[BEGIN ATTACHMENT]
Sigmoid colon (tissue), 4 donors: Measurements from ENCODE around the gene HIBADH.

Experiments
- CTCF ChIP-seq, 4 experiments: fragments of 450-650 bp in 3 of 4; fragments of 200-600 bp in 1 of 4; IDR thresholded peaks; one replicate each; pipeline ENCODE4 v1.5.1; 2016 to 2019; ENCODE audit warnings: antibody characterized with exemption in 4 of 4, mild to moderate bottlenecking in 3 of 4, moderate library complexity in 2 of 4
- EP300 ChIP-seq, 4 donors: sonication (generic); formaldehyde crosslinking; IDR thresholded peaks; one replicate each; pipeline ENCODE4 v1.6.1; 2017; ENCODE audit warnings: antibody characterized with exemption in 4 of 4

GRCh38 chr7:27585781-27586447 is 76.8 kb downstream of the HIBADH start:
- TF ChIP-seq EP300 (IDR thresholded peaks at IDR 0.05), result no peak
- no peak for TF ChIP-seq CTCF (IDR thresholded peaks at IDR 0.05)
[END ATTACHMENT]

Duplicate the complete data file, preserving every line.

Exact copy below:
Sigmoid colon (tissue), 4 donors: Measurements from ENCODE around the gene HIBADH.

Experiments
- CTCF ChIP-seq, 4 experiments: fragments of 450-650 bp in 3 of 4; fragments of 200-600 bp in 1 of 4; IDR thresholded peaks; one replicate each; pipeline ENCODE4 v1.5.1; 2016 to 2019; ENCODE audit warnings: antibody characterized with exemption in 4 of 4, mild to moderate bottlenecking in 3 of 4, moderate library complexity in 2 of 4
- EP300 ChIP-seq, 4 donors: sonication (generic); formaldehyde crosslinking; IDR thresholded peaks; one replicate each; pipeline ENCODE4 v1.6.1; 2017; ENCODE audit warnings: antibody characterized with exemption in 4 of 4

GRCh38 chr7:27585781-27586447 is 76.8 kb downstream of the HIBADH start:
- TF ChIP-seq EP300 (IDR thresholded peaks at IDR 0.05), result no peak
- no peak for TF ChIP-seq CTCF (IDR thresholded peaks at IDR 0.05)